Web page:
A toast to pub grub

Nick Simmonite at the Frog and Parrot

Nick Simmonite at the Frog and Parrot

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WHEN I came to Sheffield in the 1980s, the Frog and Parrot was synonymous with one thing – the world’s strongest beer.

Students used to love to try to drink two third-of-a-pint glasses of Roger and Out at the city centre pub and get a certificate that they could stagger out with. They even had a parrot on the bar – was there ever a frog, too?

Sorry if this is all sounding a bit like the reminiscences on Sheffield Forum but it all came flooding back when I was looking for somewhere to try and noticed the food menu.

Things have changed quite a bit, something that started to dawn on me when I popped in with two friends last summer to hear a band in the bar on our Tramlines festival weekend music crawl.

No Roger and Out now but plenty of choice of real ale from this Greene King pub. As well as Greene King beers they have Morlands, Ruddles and two Sheffield beers, Kelham Island Best Bitter and the brewery’s Rider on the Storm.

I had the Kelham Island Best Bitter and it was pretty good, from a well-kept cellar.

The barrel tables have long gone, replaced by a look that landlord Nick Simmonite calls eclectic, with lots of dark colours, quirky chandeliers and a mix of funky print patterns on the walls and furniture.

There’s a tiny stage and Nick was happily DJ-ing just before we spoke, ahead of an appearance by guitar duo Dan Williams and Simon Peter Thompson, who also plays with Alvarez Kings.

The brother of Mark who runs Henry’s bar round the corner on Cambridge Street, Nick has been landlord for 10 years. He said: “It’s evolved from a pub famous for the world’s strongest beer to something a bit more eclectic.”

He says that the pub has a long association with music. When it was the Prince of Wales Joe Cocker signed his first record deal there 40 years ago.

As he says, musicians need to be fed and watered and a team of four chefs led by Amy Greyhurst run the busy kitchen.

The menu is about to be tweaked to bring a touch to spring and summer to it in March but Nick says that sausage and mash will stay on. Quite right, too.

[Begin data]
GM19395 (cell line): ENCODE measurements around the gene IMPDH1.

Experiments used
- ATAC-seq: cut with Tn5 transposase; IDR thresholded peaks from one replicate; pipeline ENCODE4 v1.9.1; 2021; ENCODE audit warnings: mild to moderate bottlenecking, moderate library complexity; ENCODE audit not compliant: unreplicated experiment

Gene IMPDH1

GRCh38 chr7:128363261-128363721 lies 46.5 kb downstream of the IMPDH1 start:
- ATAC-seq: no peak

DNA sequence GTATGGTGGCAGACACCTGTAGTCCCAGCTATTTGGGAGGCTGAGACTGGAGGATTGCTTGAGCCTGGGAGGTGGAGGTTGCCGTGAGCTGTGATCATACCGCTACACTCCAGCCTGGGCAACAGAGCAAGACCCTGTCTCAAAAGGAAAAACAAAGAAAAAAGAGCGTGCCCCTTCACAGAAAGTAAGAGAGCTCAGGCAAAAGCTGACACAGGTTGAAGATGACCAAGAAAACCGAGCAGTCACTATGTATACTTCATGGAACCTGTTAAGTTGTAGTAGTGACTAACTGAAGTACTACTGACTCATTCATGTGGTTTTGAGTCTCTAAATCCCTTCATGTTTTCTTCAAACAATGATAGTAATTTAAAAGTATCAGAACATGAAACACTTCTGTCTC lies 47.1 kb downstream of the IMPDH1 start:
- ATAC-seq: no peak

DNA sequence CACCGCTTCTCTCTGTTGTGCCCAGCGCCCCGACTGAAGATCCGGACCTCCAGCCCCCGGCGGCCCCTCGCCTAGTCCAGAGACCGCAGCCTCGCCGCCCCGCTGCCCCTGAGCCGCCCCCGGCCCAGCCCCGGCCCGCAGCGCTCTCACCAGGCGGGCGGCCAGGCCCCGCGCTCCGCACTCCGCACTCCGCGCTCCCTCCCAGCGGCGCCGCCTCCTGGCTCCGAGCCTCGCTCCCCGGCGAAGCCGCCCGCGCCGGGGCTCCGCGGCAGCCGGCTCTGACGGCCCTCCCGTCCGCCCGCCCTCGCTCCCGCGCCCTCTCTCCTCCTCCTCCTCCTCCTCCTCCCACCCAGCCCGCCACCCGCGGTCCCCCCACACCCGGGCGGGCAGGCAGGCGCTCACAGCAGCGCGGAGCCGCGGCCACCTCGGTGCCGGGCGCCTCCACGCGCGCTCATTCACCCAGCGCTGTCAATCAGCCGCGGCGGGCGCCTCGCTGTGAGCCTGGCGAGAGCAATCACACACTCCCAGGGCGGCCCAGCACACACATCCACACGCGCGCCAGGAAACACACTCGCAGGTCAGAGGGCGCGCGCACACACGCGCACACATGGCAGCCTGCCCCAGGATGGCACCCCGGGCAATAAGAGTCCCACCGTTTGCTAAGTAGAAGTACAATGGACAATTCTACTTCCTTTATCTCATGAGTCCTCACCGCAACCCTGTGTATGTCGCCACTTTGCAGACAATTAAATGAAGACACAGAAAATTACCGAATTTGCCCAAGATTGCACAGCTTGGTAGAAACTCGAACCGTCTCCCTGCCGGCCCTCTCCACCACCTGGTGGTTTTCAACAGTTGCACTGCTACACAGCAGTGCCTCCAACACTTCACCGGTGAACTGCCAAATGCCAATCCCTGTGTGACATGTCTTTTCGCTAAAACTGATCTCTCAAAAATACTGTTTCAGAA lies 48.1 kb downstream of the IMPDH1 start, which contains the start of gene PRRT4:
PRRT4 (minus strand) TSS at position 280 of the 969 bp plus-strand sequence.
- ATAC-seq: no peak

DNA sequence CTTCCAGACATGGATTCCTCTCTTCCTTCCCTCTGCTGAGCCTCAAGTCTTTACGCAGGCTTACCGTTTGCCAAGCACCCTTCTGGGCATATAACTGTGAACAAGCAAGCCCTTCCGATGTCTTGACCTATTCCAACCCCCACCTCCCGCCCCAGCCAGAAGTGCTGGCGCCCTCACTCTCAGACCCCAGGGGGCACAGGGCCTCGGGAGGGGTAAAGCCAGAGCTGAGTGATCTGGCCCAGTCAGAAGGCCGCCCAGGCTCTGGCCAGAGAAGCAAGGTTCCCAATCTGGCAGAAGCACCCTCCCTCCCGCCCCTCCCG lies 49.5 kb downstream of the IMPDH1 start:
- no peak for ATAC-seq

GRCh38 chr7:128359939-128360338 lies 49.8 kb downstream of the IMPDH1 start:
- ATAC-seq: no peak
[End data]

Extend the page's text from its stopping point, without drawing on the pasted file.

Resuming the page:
It’s all pretty standard pub grub stuff and mostly cooked fresh with a few items like chilli bought in. Order at the bar and they’ll bring it to you.

You can start with light bites such as garlic, cheesy or peppered mushroom ciabatta, potato wedges or soup with prices ranging from £1.69 to £2.99, or go for sharers, which include nachos, mini burgers or the house sharer which gives you a taste of lots of snacks. Prices go from £3.99 to £6.49.

The main courses include pub favourites such as lasagne, gammon, hunter’s chicken, fish and chips or an all-day breakfast. There’s also a few choices of steak or gourmet burgers and you can’t find a main course over £6.99.

A daytime burger and a pint offer costs £5.49 and they do Sunday lunch for £4.99.

If you fancy something a bit lighter there are sandwiches, wraps and jacket potatoes.

We shared two starters between three and the nachos covered with melted cheese, salsa, jalapeno peppers and sour cream (£2.49) and tempura king prawns with a sweet chilli dip (£2.99) disappeared in short order. The prawn batter wasn’t strictly tempura as it was much thicker but we weren’t strictly in a Japanese restaurant, either.

After a pleasant wait one of the cheery and attentive bar staff arrived with our main courses. When she delivered our food she also asked us if we wanted another drink and then brought them to the table, which is always a nice touch.

Linda went for British beef and ale pie (£5.99), Harriet tried a vegetable moussaka (£3.99) and I had the intriguing-sounding roast beef Yorkshire wrap (£3.99).

Linda’s pie, which came with peas, a dinky little gravy boat and good mashed potato, was actually more like a Cornish pasty in appearance.

The pastry was crisp and the filling was tasty with moist chunks of beef in a good gravy made with Ruddles Ale. Pretty spot on.

Harriet’s oval-shaped oven dish of moussaka, which was accompanied by some good quality garlic bread, was a real taste of your Greek holiday. The spicing was authentic and the fluffy cheesy topping was gorgeous, nothing like the usual sad effort you find on a pub menu.

My Yorkshire wrap was a clever idea that Nick later told me was inspired by a turkey version which was intended to be a Christmas dinner in a wrap.

Some good thick slices of beef were encased in a big, flat Yorkshire pud that looked like a tortilla wrap and was rolled up like one. It was comfort food you could eat with your hands.

It came with peas, some very good chunky chips, horseradish sauce and a little gravy boat full of the good stuff, although the meat was moist and didn’t need much help.

The portions are generous and we regretfully had to decline the tempting-sounding offer of chocolate fudge cake.

We could have had Bramley apple pie, treacle pudding, raspberry mess or vanilla ice cream.

Anyone who can polish off the Yorkshire wrap and chips followed by treacle pud should get one of those little certificates.

All that food plus drinks cost an astonishing £23.60. I’ll drink to that…

lVerdict: good food, good pint, good atmosphere, great prices.

lFood serving times: seven days, 11am to 9pm.

lThe Frog and Parrot, 94 Division Street, Sheffield city centre: 0114 272 1280.